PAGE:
Could you give our readers a brief history of the Oklahoma Indian Gaming Association (OIGA), how it fits into the state’s gaming ecosystem, and some of your successes over the years?
The OIGA has been around since 1988. We followed after the federal law was established: the Indian Gaming Regulatory Act (IGRA). We consist of members of tribal governments here in Oklahoma and also business partners in the industry that participate in Oklahoma gaming. We serve mainly three purposes: first, we attempt to educate our members, and those working in the policy side of gaming, about what our needs, wants, desires and concerns are. Secondly, we facilitate conversation from our membership to those groups, to make sure there is robust communication that is always going to assist them in whatever their economic concerns or endeavors are around gaming. Thirdly, if there is unanimity around certain issues, we carry that message forward as well, so that it’s not left up to our individual members.
We’ve been involved since day one of gaming in Oklahoma, moving from paper bingo up to electronic Class II gaming (as determined under the IGRA). In 2004, we were heavily involved in the discussion to get a gaming compact with the state of Oklahoma. Then, in the past couple of years, we have been the focal point of our members in dealing with a dispute of gaming with the state of Oklahoma and its governor, regarding some of those compact renewal terms. In a nutshell, that’s what we do.
What is the OIGA’s stance on the rise of commercial operators and the waves of legalizations that have been going on across the country for the last several years?
We are always watching whatever’s happening in the gaming industry, whether that’s commercial or tribal. Being a form of entertainment, a lot of our members are acutely aware of regional entertainment options that may present opportunities to partner with or, in terms of commercial gaming, may impact their gains. We know consumers are willing to travel to partake in whatever forms of gaming they choose.
It’s always important that we work with our stakeholders in the state of Oklahoma to try to make sure whatever our customers might want, we have an environment that will allow them to pursue those; whether that’s forms of gaming or amenities like hotels. I think the all-of the-above strategy is something that tribes must look at. But again, we have 39 tribes, 35 of which participate in gaming, and this is in a state with four million residents. There’s a lot of competition; there are a lot of unique pockets of marketing and operations happening within those jurisdictions. I think, while they compete on a day-to-day basis for those customers, they all understand that having a robust gaming environment here is better for everyone.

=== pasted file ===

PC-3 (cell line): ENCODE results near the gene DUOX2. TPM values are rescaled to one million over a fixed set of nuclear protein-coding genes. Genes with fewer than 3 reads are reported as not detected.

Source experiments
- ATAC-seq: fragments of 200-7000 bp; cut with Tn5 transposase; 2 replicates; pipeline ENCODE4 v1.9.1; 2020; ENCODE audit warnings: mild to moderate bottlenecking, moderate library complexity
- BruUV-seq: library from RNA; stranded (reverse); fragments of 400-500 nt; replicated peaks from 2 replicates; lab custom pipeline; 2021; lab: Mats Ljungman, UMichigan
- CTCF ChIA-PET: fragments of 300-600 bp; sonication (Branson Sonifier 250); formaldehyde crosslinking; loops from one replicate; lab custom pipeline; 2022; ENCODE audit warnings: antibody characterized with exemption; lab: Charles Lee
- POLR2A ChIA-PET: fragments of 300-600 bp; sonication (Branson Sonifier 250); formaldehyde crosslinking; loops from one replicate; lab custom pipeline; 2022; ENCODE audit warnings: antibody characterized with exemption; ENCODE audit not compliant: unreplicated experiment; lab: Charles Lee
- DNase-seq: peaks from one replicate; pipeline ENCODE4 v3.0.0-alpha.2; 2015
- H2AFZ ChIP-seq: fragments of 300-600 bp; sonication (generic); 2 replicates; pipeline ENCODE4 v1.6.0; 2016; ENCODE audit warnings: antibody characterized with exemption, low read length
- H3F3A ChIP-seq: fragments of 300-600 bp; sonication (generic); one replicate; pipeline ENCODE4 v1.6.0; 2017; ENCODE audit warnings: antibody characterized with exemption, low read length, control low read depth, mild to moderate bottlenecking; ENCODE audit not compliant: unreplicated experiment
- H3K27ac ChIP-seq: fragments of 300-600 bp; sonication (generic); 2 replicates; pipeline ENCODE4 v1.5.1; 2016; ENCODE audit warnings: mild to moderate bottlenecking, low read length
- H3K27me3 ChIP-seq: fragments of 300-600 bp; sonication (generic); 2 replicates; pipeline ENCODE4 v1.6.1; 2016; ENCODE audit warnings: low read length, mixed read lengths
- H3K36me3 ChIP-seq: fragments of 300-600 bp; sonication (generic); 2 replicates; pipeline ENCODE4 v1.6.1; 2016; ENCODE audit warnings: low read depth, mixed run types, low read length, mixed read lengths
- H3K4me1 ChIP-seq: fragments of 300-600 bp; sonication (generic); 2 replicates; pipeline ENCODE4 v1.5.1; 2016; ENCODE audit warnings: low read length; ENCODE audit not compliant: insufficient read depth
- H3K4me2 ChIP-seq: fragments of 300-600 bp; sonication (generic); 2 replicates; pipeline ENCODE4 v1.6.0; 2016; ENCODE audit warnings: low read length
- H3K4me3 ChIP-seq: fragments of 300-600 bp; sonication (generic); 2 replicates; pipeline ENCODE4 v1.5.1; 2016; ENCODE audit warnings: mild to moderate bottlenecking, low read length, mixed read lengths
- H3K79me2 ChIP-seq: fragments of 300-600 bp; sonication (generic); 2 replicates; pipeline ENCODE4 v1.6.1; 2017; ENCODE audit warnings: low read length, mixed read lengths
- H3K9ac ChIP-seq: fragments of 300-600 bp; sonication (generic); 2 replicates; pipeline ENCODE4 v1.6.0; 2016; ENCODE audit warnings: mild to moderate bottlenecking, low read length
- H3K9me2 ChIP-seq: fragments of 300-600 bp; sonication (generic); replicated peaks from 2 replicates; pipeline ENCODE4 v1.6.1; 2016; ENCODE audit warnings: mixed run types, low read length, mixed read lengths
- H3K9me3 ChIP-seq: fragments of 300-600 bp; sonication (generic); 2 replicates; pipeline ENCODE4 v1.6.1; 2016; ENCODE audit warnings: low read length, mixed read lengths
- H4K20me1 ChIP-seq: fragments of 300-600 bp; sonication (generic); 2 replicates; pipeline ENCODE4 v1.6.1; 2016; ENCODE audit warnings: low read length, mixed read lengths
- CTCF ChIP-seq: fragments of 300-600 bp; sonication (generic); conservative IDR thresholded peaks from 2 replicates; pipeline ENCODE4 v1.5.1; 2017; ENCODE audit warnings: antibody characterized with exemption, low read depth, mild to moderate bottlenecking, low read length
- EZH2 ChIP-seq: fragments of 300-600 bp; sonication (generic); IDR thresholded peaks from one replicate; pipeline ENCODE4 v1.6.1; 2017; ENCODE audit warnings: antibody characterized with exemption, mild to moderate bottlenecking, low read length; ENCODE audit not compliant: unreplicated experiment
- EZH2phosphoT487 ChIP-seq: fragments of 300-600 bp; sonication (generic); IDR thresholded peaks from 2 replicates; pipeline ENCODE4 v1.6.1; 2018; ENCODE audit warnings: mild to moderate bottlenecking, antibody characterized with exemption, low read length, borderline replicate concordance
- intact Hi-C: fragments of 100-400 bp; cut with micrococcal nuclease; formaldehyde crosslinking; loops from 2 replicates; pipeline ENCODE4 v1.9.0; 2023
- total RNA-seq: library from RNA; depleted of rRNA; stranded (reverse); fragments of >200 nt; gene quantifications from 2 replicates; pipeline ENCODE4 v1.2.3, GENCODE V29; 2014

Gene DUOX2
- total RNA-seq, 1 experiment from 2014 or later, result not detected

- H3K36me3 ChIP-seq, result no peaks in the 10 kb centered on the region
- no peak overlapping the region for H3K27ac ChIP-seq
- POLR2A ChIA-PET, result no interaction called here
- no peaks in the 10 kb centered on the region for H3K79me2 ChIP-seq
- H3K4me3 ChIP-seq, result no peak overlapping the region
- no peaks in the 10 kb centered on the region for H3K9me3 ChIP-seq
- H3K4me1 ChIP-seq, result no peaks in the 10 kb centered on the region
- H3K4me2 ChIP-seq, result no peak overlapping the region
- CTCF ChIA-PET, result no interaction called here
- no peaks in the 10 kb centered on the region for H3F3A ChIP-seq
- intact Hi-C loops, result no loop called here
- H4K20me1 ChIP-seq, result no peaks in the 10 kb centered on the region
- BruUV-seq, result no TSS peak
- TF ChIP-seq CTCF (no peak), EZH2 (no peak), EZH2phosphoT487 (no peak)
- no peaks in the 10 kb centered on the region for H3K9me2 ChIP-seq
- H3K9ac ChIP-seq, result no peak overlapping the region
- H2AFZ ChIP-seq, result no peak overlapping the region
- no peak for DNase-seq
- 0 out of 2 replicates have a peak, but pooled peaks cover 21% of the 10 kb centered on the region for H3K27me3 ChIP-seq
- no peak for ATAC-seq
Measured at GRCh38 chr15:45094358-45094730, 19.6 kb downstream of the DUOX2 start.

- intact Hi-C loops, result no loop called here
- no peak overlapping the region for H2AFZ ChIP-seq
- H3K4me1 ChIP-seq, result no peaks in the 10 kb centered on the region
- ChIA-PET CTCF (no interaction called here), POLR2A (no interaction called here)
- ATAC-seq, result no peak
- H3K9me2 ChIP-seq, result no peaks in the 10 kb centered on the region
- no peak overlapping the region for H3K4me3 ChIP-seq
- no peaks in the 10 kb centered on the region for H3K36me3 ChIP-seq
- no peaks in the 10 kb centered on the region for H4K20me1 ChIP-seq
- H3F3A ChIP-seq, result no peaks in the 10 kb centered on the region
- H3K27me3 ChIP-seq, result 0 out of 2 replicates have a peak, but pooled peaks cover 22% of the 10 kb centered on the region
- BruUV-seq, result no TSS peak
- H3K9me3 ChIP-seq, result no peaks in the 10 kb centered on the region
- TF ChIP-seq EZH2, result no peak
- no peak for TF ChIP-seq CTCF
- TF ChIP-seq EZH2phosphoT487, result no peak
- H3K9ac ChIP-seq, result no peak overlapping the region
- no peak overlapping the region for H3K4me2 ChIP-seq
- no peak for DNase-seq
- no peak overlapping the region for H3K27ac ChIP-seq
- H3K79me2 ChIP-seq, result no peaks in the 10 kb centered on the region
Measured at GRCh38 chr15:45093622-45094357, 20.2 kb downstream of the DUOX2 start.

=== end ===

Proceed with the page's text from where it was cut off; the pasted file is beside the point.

What if legalization were to come to immediately neighboring states. I’m thinking especially of Texas because it’s such a big market. Is that seen as an existential threat for the industry in Oklahoma?
First, I think it depends on what gaming you’re talking about. Secondly, it’s not a threat to the entire industry. You would have to look at what the customer base gets from those tribes which operate along the Oklahoma southern border. Of course, we’d look at that more in depth and decide whether there is an opportunity there, or a threat to what is being done in tribal jurisdictions.
We have a handful of tribes here in Oklahoma that participate in the marketplace across the globe in gaming efforts. They have been known to go outside their tribal boundaries and work within the commercial markets, so those tribes would see changes further afield as an opportunity. Other tribes that may not pursue that economic endeavor may see that more as a threat to their operations. They may look into how to buffer against changes in neighboring markets or utilize some of the partners there to improve on what they’re doing.
Can you tell me about these tribes that go out and becomes more involved in the world of commercial gaming?
Again, every tribe is unique in its governmental structure and its economic pursuits. It’s not necessarily that the ones pursuing commercial gaming are bigger or wealthier. It depends on what a tribe’s purpose or goal is in terms of economic endeavors. For some of our members, gaming is not a foundational part of their economic life. For others, it is more important in terms of business impact.